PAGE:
As well, Nemer established strategic alliances with research institutions in France, South America, China and Germany, including the Max Planck Institute. This invaluable contribution helped in large part to improve the University’s international reputation and its ranking as a Canadian university of high research intensity. 

Mona Nemer
Second vice-president

“The strengthening of international partnerships during my two terms allowed the University of Ottawa to position itself more strategically on the international research scene.”

Mona Nemer, Professor and former Vice-President, Research

For the past five years, the distinguished researcher and professor has been Canada’s chief science advisor. The prime minister and other federal decision-makers benefit from her expert advice on a wide range of topics, including the fight against COVID-19, development of a quantum technology strategy and promotion of “open science” to allow for greater access to Canadian research. 

“A real watershed moment is happening now at the University of Ottawa. Thanks to the engagement of our research community and our recent research and innovation initiatives, our university is making a name for itself in many major disciplines in this country and internationally.” — Sylvain Charbonneau 

Sylvain Charbonneau joined the University of Ottawa as associate vice-president, research, in 2013, after twenty or so years at the National Research Council Canada’s Institute for Microstructural Sciences, where he led many basic and applied research projects. He also was responsible for the establishment of the Canadian Photonic Fabrication Centre, the first semiconductor foundry for photonics in North America. In 2000, he also became one of four founders of an NRCC communications technology spinoff. 

In 2017, he took over from Nemer, and in fall 2021, had an innovation component added to his mandate. This change was reflected in his new title, vice-president, research and innovation. 

Armed with his experience in research, government and business, Charbonneau has been busy since 2017 building on the strong legacy of his two predecessors, continuing on a path to excellence and boosting his office’s relevance, with ever-increasing benefits.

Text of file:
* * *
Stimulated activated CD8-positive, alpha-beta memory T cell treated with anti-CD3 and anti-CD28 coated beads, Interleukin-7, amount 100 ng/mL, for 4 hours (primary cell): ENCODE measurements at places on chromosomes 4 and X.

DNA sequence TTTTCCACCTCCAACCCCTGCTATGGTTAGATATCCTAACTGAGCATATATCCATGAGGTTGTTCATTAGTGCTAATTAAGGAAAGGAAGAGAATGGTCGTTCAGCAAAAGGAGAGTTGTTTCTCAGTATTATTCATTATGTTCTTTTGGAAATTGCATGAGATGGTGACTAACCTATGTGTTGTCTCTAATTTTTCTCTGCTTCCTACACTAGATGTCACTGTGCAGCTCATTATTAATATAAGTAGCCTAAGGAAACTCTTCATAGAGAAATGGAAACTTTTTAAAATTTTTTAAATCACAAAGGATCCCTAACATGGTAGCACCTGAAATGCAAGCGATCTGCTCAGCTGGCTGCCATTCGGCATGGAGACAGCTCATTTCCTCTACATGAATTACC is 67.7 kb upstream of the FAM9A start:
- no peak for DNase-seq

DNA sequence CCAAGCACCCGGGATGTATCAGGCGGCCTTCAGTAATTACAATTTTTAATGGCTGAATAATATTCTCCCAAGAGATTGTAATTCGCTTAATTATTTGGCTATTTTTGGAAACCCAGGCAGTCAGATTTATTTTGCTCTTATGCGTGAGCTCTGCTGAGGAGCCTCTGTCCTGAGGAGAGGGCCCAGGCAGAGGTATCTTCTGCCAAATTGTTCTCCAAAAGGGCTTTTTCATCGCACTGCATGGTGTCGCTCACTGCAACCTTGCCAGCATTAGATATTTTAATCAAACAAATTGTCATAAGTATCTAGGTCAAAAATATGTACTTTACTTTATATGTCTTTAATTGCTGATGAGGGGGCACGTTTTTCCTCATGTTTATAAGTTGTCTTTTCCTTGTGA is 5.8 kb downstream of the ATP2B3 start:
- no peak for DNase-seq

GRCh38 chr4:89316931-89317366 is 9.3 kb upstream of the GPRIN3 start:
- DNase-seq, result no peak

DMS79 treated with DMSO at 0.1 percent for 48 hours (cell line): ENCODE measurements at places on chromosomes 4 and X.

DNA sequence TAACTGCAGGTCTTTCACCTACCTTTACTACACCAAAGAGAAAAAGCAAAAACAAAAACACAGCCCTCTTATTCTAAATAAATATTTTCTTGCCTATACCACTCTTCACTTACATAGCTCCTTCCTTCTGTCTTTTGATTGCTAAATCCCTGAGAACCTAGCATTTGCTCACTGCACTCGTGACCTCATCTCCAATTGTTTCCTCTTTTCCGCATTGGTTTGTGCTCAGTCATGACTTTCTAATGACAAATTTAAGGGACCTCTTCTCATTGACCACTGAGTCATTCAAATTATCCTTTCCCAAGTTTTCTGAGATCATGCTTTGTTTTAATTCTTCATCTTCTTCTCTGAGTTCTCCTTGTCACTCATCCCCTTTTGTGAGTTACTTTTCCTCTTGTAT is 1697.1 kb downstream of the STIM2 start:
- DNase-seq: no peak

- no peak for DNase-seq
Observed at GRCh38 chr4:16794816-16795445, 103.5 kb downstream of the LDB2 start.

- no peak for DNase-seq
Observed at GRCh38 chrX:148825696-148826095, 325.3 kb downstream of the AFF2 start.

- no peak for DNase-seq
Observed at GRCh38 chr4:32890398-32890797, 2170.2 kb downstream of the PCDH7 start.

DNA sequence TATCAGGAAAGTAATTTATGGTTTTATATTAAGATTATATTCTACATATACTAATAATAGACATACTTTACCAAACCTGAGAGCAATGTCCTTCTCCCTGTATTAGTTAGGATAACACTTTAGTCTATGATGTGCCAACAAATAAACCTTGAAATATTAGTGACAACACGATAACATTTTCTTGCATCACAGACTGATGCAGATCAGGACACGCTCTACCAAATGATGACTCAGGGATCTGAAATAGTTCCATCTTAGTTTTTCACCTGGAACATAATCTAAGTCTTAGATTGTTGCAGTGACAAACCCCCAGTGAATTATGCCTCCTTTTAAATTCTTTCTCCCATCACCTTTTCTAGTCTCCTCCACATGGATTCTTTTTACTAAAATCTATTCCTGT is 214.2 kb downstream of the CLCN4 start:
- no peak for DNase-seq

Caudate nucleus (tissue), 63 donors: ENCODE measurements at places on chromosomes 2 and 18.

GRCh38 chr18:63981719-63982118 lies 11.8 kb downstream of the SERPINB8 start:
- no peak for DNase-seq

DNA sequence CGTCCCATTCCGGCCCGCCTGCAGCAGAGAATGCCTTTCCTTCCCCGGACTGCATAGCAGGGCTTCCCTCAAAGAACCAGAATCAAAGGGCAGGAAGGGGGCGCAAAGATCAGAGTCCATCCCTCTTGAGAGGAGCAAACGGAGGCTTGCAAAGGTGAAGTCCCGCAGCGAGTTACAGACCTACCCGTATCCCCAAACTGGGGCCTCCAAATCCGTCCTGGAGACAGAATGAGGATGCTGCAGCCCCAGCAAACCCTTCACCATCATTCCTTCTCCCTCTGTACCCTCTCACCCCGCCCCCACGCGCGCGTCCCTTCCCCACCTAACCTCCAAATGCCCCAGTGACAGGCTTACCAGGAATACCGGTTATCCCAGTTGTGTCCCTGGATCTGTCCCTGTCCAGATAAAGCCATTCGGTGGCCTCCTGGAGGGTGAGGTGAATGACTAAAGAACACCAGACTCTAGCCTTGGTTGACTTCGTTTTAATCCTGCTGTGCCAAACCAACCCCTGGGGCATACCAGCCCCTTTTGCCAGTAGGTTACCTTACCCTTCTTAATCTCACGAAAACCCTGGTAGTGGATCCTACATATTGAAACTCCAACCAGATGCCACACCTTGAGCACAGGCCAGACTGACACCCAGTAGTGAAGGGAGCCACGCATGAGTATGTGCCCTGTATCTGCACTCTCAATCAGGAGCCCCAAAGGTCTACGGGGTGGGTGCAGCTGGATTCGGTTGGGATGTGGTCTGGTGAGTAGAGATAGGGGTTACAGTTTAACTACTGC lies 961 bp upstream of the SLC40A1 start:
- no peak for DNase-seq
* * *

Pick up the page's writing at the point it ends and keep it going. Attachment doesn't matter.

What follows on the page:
During Charbonneau’s first term, the scale of research at the University has increased. Under him, the office has accelerated development of innovative technologies, furthered partnerships with the private sector, influenced government decisions and stimulated research in health care. 

Sylvain Charbonneau
Current vice-president

“Our research teams, from all disciplines, bring forth major innovations, making the University stand out in Canada and on the world scene.”

Sylvain Charbonneau, Vice-President, Research and Innovation

Initiatives have definitely increased in recent years. On the one hand, the vision of a Kanata North-uOttawa partnership has come to fruition. “The University now has countless opportunities to offer its research expertise to further business growth,” Charbonneau says. On the other hand, uOttawa has made tremendous progress in shaping the digital world, for example, announcing the construction and operation of an immersive, interactive, and experiential learning facility focused on cybersecurity and cybersafety. As well, under Charbonneau’s leadership, uOttawa quantum research is reaching new heights, combining the talents and skills of its researchers to establish an institute specializing in quantum technologies. 

In addition to paving the way to major breakthroughs in equity, diversity and inclusion by producing the University’s first EDI Action Plan for Research, Charbonneau also took part in revamping the Programme des chaires de recherche sur le monde francophone, continuing the crucial work of promoting francophone research, which is central to our history and identity.  

Finally, in his initial years as vice-president, he’s helped promote interdisciplinarity in research areas, spurring interfaculty partnerships to further discovery.  

For a while, Charbonneau has been busy positioning the University as one of Canada’s linchpins of teaching and research in health care with the implementation of the Advanced Medical Research Centre project, the largest investment in uOttawa’s history. “A strategic initiative of our research community that will change the future of the health-care system by bringing together the University, industry, local hospitals, their affiliated research institutes and our faculties,” he calls it. 

In his second term, Charbonneau expects to lean on the three mainstays of health care, public policy and digital transformation to help the University join the ranks of Canada’s five leading universities for research intensity ... and stay there!